Ask an Expert: Can I Build Credit as an Authorized User?


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There are some issues to consider being going this route to build a stellar credit history.

This post comes from Jason Bushey, who writes about credit cards daily on Creditnet.com.

I recently received this question from a Money Talks News reader:

I’m working to build my credit fast in anticipation of applying for a mortgage within the next year. Should I consider asking someone close to me to add me as an authorized user on one of their accounts? Will this help me build credit? I’ve read mixed reports up to this point. — Danielle R.

My response

Danielle is certainly not the only one confused by how credit scoring models – namely FICO – account for authorized users.

Here’s the answer: Becoming an authorized user on a credit card account can help improve and build your FICO score as long as you’re added to an account in good standing with a solid history and a responsible primary holder at the helm.

Getting added as an authorized user on a friend or family member’s account is actually pretty simple and can be low-risk for the primary cardholder.

When an authorized user is added to an account, the primary card holder, not the authorized user, will typically receive the card (check with the card issuer to be sure). If they never hand it to the authorized user, there’s little risk of that user running up a bill the primary holder will be forced to pay.

So if the goal is building credit, one way to do it is to become an authorized user on someone else’s credit card. And one way to reduce the risk to the primary cardholder is for them to withhold the card.

There are some other issues to consider before deciding to go this route:

  • As Money Talks News founder Stacy Johnson pointed out in another post, the card must be issued in your name in order for it to do you any good. “Without a card issued in her name, FICO – generator of the most widely used credit score – won’t count it when they compute her credit score,” he said in response to a mother’s question about adding her daughter as an authorized user.
  • Second, while the FICO scoring model might look at authorized user accounts when calculating your credit scores, lenders themselves might not put as much weight on these accounts as you would hope because you, as an authorized user, are not responsible for payments on the account.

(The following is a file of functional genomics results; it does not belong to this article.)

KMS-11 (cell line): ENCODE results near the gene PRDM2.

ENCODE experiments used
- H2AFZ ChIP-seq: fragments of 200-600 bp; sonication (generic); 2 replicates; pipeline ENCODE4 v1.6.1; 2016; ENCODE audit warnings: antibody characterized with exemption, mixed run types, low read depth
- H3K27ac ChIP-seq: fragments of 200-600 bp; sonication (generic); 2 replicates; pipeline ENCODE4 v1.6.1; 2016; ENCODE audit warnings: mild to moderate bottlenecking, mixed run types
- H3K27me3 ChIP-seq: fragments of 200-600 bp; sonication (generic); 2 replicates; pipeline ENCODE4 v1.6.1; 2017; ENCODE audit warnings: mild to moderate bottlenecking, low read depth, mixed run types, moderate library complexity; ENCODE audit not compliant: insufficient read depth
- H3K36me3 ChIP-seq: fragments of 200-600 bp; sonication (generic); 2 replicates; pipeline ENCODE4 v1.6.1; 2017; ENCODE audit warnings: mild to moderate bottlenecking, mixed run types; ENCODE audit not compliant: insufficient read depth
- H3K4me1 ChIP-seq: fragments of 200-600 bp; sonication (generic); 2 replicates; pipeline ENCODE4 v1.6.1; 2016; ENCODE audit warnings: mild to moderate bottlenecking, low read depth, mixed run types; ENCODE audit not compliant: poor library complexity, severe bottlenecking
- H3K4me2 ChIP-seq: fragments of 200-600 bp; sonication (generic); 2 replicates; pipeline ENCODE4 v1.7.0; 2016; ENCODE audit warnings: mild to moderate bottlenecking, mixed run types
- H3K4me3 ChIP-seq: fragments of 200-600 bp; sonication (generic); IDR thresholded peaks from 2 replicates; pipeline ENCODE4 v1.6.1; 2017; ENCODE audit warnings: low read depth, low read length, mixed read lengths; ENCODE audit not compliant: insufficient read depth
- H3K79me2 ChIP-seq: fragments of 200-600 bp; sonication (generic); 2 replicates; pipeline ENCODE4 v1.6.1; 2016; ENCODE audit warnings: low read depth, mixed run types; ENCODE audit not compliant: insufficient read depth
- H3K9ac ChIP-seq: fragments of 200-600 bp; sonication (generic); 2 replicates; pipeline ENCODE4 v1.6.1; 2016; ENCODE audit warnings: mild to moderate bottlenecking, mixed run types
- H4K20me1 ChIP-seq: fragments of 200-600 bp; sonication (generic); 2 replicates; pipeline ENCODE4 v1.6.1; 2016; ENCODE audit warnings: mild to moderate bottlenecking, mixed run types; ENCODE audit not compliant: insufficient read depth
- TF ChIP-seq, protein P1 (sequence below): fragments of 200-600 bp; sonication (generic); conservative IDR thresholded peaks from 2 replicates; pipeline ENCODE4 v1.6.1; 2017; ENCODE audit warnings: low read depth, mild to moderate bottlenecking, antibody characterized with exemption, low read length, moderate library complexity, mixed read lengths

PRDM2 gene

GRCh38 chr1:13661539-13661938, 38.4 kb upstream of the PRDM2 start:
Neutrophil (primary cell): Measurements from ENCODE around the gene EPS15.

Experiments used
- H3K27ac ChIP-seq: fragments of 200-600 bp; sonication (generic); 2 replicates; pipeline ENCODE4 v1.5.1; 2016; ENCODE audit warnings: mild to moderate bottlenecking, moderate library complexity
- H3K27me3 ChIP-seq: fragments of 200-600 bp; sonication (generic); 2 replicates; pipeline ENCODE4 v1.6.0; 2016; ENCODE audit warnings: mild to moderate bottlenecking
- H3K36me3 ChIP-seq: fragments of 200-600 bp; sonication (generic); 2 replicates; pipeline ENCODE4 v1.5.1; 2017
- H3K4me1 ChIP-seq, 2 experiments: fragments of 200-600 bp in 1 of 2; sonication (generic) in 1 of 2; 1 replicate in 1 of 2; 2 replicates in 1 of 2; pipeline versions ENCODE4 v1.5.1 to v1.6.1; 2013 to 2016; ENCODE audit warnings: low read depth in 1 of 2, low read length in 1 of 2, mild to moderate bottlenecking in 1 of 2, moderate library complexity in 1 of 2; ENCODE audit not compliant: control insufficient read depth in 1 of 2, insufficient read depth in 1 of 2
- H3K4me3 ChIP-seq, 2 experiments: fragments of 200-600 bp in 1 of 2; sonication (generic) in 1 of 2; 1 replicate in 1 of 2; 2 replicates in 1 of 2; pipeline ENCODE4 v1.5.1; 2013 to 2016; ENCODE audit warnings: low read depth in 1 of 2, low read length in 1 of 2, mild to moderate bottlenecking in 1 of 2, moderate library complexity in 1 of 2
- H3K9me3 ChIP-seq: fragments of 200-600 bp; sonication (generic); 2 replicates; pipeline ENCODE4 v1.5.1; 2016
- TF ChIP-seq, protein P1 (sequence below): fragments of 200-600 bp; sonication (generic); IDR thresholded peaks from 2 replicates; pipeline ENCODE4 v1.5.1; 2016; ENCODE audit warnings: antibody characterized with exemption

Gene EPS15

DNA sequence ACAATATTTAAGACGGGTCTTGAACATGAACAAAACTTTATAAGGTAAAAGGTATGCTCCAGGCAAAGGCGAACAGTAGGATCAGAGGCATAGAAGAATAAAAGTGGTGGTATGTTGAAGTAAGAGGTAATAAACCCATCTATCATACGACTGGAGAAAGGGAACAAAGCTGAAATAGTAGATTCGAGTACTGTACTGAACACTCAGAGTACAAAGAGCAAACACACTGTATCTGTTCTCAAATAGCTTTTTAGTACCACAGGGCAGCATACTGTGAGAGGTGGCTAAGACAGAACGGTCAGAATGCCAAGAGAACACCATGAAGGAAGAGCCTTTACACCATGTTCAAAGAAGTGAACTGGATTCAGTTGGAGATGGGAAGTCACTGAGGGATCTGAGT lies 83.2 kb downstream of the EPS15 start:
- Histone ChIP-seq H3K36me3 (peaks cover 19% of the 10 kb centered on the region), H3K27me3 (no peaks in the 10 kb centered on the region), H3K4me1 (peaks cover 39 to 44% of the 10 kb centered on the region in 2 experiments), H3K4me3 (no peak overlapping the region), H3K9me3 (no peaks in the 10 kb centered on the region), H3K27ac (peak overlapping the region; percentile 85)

• If you can’t find a family member or friend willing to add you as an authorized user and instead resort to “piggybacking” on a stranger’s account with the help of a credit repair agency, FICO says its FICO 8 scoring model is smart enough to figure that out. Its website says:

To protect lenders and honest consumers, the FICO 8 formula substantially reduces any benefit of so-called tradeline renting. That’s a credit repair practice that entices consumers into being added to a stranger’s credit account in order to misrepresent their credit risk to lenders.

  • Finally, becoming an authorized user essentially puts the future of your credit scores in the hands of someone else. Make sure you can trust the person adding you to his or her account, and that the account is in excellent standing. Remember, when you become an authorized user, that person’s missed payment becomes your missed payment. Also note that it’s best to get added to an older, more established account if possible.

The bottom line

As long as you’re becoming a legitimate authorized user, the primary cardholder is responsible, and the account you’re being added to is in excellent standing, becoming an authorized user can help you build your FICO score.

If you’re having trouble finding someone to add you to an account, make sure you explain that this will in no way hurt that person’s credit score and that you’re not interested in having a card in your possession.

Stacy Johnson

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